In terms of its size, the practice of Hugh Mainprice, based in Victoria, London, is very small – a three-strong team headed by barrister-turned solicitor Mainprice and his barrister daughter Clare.
But size does not always equate with status and that of Mainprice and his team is second to none in the heady world of VAT law. When the firm's name appears on case papers, Customs & Excise has good reason to sit up and take serious note. Even more so after a recent Court of Appeal ruling in which Mainprice master-minded a victory for one of his clients which will land the VAT man with an anticipated £5 billion pay-back bill.
As competition in the high streets has increased, interest- free credit deals are a major selling point on anything from cameras to cars. But Customs & Excise decided that interest-free arrangements, unlike normal credit, were subject to VAT. And as a result, the retail industry has been collectively charged an estimated £5 billion over the years on the deals.
Mainprice, who was involved in drafting the original VAT legislation and has written two definitive works on VAT, was called in by furniture retailers Primback, now in liquidation, which objected to the VAT charge. Mainprice agreed and, in an action understood to have been funded in part by a consortium of small retail organisations, he mounted a mighty battle with the Customs & Excise.
The case fell at the first hurdle when a VAT Tribunal held that Customs & Excise was right. It went down again at the second fence when the High Court upheld the tribunal line.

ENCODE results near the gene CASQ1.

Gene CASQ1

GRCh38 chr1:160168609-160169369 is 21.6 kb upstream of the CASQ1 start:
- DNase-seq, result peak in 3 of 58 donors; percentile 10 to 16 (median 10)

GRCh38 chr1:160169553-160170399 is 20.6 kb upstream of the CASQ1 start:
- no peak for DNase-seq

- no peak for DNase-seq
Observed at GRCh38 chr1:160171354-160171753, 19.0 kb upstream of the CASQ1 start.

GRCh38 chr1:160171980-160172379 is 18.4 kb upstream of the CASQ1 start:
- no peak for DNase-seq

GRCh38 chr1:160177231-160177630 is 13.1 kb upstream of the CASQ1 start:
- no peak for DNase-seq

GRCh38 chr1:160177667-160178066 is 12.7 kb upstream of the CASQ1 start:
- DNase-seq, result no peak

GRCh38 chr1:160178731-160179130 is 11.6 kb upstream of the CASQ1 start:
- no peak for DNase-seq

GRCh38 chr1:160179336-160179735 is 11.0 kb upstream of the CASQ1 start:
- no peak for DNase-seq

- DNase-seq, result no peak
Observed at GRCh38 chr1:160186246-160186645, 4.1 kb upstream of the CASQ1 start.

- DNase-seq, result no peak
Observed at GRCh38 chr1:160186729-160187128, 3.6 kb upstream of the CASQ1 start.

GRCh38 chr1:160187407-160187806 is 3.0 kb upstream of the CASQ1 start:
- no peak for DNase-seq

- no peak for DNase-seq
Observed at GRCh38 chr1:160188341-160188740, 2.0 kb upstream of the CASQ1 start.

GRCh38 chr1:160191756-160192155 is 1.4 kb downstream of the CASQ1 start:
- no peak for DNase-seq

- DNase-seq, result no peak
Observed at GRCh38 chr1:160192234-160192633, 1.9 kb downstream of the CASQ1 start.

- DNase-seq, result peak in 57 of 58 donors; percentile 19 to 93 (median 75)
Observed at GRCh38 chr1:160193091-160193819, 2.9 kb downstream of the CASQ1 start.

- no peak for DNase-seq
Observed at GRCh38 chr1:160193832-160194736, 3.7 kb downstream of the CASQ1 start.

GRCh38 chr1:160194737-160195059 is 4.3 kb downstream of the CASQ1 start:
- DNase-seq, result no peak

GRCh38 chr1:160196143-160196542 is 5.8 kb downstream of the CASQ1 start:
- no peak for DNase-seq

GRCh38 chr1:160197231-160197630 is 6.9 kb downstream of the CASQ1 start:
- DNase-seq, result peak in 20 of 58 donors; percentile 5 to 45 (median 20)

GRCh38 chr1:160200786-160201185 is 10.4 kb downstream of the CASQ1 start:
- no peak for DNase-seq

But now Lords Justices Stuart-Smith and Hutchison in a majority decision have held that the tribunal and the High Court got it wrong.
Admittedly Customs & Excise has been given leave to take the case on to the Lords which means the matter is not finalised. But there has been no stay of execution on the appeal order which means, with the prospect of delays in the case reaching the Law Lords, retailers are now in a position to begin reclaiming VAT paid on interest-free deals.
The individual rebate levels the Customs & Excise could face will vary, however, it is estimated the parent company of Primback, the Kingsway Furniture Group, could be in line for a £6 million pay-back.
During the legal argument, figures of between £3 to 5 billion were bandied about in court.
Mainprice said: "Although the decision was based on the sale of furniture, it has established a precedent for a large range of consumer durables offered for sale on interest-free credit terms. Retailers affected should consult their advisers with a view to putting in repayment claims, including interest.
"The appeal in the House of Lords is unlikely to be heard for over a year," he added.
"As Customs has always maintained that VAT was payable on interest-free credit, claims are admissible back to 1 April 1973, when VAT was first introduced.
"Since the decision was based on EC law it will not be possible for customs to change UK law retrospectively."
Apart from the significance of the ruling, the case also shows that it is not just the major firms who notch up the big wins.
Mainprice's daughter Clare, who also played a major role in master-minding the case and instructing the in-court team of Justin Fenwick QC and Perdita Cargill Thompson, said: "It was a David and Goliath battle in every sense. But the result has shown that, provided you specialise in a given area and are prepared to persevere, you don't have to be a multi-partner firm to succeed."